Sure, you could argue that winning a few of these prizes could help you out, but aha! There’s another hole in the master plan to great riches. You see, ultrarunning is demanding – both on the body and the mind. Repeatedly running at the level it takes to win these things is pretty much impossible. Sure, there have been some pretty incredible examples of some impressive back-to-back performances as of late. Example being Nick Clark’s legit 3rd place at States, followed by another 3rd at Hardrock 2 weeks later. But even Nick will tell you that’s not sustainable. He recently bowed out of TNF50, citing that his body and mind are tired from over-racing. Not to mention I said THIRD place at these events, not winning. (Of course, I only say this to make a point and never to discredit Nick’s amazing performances. I, for one, am super inspired by his tenacity and talent.) In this case, the prize purses would have to be pretty goshdurn deep to allow anyone to make a living, and even then I’m not so sure.
Let’s bust out the sabermetrics here. If Nick’s performance is any indication, your best bet would be to consistently run in the third to fifth place spot (assuming the purses are that deep,) allowing you to run just hard enough to make a nominal amount, but not so hard that you destroy yourself for future races. But guess what? Even that will be hard, given the increased competition resulting from this supposed greed for the money. Just it shall likely unfold on Saturday, these guys will be running the race of their lives just to get fifth.
Sure, there are people who do seemingly run a 100 miler every week, and by all means, that is incredible in it’s own respect. But time has shown that this crowd is not WINNING. And guess what? They could care less, because DING! DING! DING!, that’s not why they do it. In short, the money hungry would run themselves retarded chasing those prizes and destroy themselves in the process.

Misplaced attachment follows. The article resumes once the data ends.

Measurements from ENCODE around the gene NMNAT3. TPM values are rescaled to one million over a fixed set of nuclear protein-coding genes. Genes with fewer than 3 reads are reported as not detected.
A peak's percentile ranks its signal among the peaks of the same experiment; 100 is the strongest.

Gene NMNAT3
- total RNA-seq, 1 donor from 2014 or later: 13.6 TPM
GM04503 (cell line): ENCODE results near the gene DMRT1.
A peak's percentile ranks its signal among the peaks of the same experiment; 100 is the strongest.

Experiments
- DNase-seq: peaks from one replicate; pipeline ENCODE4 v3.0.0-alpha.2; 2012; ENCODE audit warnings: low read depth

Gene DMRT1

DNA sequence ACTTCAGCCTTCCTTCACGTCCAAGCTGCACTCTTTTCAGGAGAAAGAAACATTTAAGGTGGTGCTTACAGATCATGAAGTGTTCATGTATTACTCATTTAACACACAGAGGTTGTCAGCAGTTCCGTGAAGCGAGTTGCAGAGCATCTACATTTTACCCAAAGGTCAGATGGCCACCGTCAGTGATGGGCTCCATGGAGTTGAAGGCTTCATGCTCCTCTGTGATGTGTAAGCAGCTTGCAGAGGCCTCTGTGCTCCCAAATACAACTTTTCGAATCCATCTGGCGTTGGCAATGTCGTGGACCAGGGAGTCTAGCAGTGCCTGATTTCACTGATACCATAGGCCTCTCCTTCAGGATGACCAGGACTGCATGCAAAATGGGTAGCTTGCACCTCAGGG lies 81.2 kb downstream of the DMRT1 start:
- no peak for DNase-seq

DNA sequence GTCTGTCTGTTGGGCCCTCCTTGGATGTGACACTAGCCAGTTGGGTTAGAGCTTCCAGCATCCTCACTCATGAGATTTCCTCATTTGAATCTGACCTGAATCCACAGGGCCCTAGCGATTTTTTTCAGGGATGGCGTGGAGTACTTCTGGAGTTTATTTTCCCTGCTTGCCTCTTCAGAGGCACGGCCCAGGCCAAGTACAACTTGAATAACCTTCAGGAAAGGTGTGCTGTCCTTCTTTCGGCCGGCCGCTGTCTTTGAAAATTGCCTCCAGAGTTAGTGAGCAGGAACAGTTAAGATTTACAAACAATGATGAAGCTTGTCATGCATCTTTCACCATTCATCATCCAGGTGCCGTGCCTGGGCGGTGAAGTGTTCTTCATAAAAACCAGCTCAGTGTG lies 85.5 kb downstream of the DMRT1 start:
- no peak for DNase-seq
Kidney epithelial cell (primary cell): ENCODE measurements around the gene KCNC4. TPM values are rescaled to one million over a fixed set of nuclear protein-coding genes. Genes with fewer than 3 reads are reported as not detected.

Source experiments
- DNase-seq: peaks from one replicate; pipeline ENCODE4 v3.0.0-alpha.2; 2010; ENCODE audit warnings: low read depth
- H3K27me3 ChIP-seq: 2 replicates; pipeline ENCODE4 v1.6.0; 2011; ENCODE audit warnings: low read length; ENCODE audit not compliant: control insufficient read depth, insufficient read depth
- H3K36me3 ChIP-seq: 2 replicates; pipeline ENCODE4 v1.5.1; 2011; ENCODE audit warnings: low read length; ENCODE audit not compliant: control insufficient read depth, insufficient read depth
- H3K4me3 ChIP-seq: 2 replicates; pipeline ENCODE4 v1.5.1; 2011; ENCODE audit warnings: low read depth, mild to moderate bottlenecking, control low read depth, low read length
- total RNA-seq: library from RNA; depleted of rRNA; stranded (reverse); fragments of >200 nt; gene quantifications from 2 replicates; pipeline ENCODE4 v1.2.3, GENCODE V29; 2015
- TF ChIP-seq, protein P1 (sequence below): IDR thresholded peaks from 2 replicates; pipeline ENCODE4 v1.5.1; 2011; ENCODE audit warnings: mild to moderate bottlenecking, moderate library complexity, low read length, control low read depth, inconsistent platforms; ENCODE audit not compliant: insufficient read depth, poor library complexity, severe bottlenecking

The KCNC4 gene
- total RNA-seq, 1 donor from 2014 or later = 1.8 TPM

That’s why the money in each race has to be very, very large. And to get that cash, RDs have got to find that money to give. One option is to get the money from registration, but there are huge problems there too. They’re called Trail Permits, and I highly doubt any Forest Service is ever going to allow the magnitude of the Chicago Marathon to trample on their trails. No way could you jack up registration prices high enough on 200-600 people fields to both create a big cash prize and actually keep people entering. The other option is money from sponsors, and here’s where you enter a giant conundrum. To sink huge money into events and athletes, that shit has got to be mega popular and profitable. Well, how’s it going to be way popular until you’ve got big household names endorsing your product, media out the wazoo and all the other spoils of a Super Bowl-esque event? Hell, these companies we all know and love are just dying for that opportunity to sell more of whatever they sell, but very few are going to take the risk to sink all their dollars into a gamble. Granted, it only takes one, but it’s got to be a big one, and those guys are kind of all set. You could argue that Salomon is starting to do this. But Salomon ain’t Nike.